Bareboat Yacht Charters Blog

national safe boating week

Take Precautions to Make Your Caribbean Yacht Charter Safe and Fun

Every year, about a week or two before Memorial Day, the President of the United States issues a proclamation for “National Safe Boating Week.”   In part, the proclamation reads, “As Americans anticipate the warm weather of the summer months, we look to our Nation’s abundant outdoors and waterways for relaxation and recreation.  America’s lakes, rivers, and oceans are enjoyable, but can sometimes pose dangers to watergoers.  National Safe Boating Week (May 21 – 27, 2011) is an opportunity to highlight the importance of safety precautions and sensible behavior when spending time on the water.”

As bareboat charter enthusiasts head to the Bahamas, Caribbean, New England and points in between, it seems the perfect time to take a few extra moments planning for safety on the water.

Here are four tips to help you stay safe:

1. Wear a Life Vest. Ok, you’ve rented a Bahamas bareboat sailboat, and you think you’ll look like a goof wearing the bulky day-glow PFD (professional floatation device) provided by the charter company.   The solution, spend $100 or so on a vest that automatically inflates when needed. Take it home after the charter and use it on your personal boat.

2. Don’t Drink and Drive. We understand – the Virgin Islands yacht charter lifestyle is all about freedom.  With freedom comes responsibility. You have your family and friends onboard your sail bareboat and their safety is your responsibility.  Local police and marine patrol officers have beefed up enforcement to cut down on boating accidents.  Local judges are now throwing the book at DUI boaters involved in an accident, and that just mean serious jail time.

3. Keep a Constant Watch. This rule is a basic as they come – it is always important to stay on watch and keep a good lookout.  Many novice sailors do not know the rules of the road. By maintaining a look out, you’ll have an opportunity to spot potential danger and take evasive action to avoid trouble.

4. Steer Clear of Fast-moving Boats. The biggest concern we hear from luxury sailing charter customers in South Florida is that “the weekend warriors with the speedboats pay no attention to the smaller, slower vessels.” It’s sad, but true, and many accidents are the result of reckless boating involving high speeds.   Stay away from other boats going fast. It’s so easy for many boaters to get distracted while driving fast and not see you.   A simple solution is to always steer behind fast boats, no matter who has the right-of-way.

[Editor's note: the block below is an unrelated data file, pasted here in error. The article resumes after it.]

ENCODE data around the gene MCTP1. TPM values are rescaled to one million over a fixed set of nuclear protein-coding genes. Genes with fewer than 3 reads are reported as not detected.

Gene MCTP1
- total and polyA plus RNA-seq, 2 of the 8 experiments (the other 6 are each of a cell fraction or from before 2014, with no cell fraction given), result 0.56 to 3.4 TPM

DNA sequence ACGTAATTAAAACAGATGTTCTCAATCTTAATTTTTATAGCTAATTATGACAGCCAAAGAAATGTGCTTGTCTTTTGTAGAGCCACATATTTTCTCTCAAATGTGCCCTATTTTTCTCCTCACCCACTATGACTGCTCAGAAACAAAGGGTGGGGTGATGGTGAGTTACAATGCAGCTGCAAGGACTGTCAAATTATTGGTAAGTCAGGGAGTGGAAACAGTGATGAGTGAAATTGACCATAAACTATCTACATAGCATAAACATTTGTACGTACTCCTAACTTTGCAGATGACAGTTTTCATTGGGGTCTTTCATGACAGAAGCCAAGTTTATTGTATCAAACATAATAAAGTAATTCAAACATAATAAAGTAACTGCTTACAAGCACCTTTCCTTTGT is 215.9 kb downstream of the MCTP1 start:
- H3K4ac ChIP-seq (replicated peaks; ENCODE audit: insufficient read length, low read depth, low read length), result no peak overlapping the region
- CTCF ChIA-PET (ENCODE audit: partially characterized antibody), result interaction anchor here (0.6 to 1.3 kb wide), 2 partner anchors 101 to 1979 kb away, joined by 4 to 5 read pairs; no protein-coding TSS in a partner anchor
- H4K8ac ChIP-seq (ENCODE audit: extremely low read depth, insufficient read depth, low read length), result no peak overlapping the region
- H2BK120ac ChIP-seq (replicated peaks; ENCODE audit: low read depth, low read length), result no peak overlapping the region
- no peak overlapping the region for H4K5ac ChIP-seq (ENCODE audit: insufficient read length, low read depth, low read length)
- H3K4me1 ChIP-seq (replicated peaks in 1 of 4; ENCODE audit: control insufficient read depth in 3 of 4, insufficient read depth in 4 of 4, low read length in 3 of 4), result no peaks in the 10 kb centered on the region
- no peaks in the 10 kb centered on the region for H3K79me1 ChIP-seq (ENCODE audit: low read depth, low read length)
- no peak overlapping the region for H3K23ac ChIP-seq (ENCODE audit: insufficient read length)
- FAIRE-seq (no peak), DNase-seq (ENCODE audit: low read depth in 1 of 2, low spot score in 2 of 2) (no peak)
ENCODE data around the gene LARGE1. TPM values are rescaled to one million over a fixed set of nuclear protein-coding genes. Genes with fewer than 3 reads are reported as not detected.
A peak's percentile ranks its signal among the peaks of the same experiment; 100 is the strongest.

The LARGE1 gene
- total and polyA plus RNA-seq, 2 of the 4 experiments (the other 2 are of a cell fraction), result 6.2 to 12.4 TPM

Can you think of another safety tip to help us carve out a “Top Five” list of boat safety tips?  Submit your tip HERE as to what safety protocols you follow when you rent a private yacht for your island vacation.  We’ll share your tips with our readers and send you a small than you gift, as well.

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scuba dive BVI

Learn to scuba dive in the BVI among the incredible reefs

For an exciting twist to your next Virgin Islands bareboat yacht charter, take a little time and learn to scuba dive.

Charterers spending time in Tortola, BVI can now take rendezvous diving and scuba education programs during their sail bareboat vacations, thanks to a new partnership with Sail Caribbean Divers, a PADI dive center.

Says, Mike Rowe, a course director at Sail Caribbean Divers, “We realize families often refine their traditional travel plans for more meaningful and interactive vacations.

Indeed, self-drive luxury sailing charter vacations combined with watersports such as snorkeling and diving can certainly fulfill such wishes.

A new diving reservation desk has been opened in Roadtown, Tortola, BVI at the Moorings bareboat fleet base.

Sail Caribbean Divers has three full-service dive centers, with four dive vessels at the three centers in the BVI – at Hodges Creek Marina, Cooper Island, and Norman Island.

wreck of the rhone

Wreck of the Rhone, BVI - British Virgin Islands

Certified divers can enjoy guided dives of incredible sites like the Wreck of the Rhone, a British ship that sank in 1867.   Novice divers can take a certification course or simply enjoy a short, introductory dive course.


Do you have a favorite diving spot in the Caribbean?  Tell us about it and we’ll share your tips with our readers. Contact us HERE

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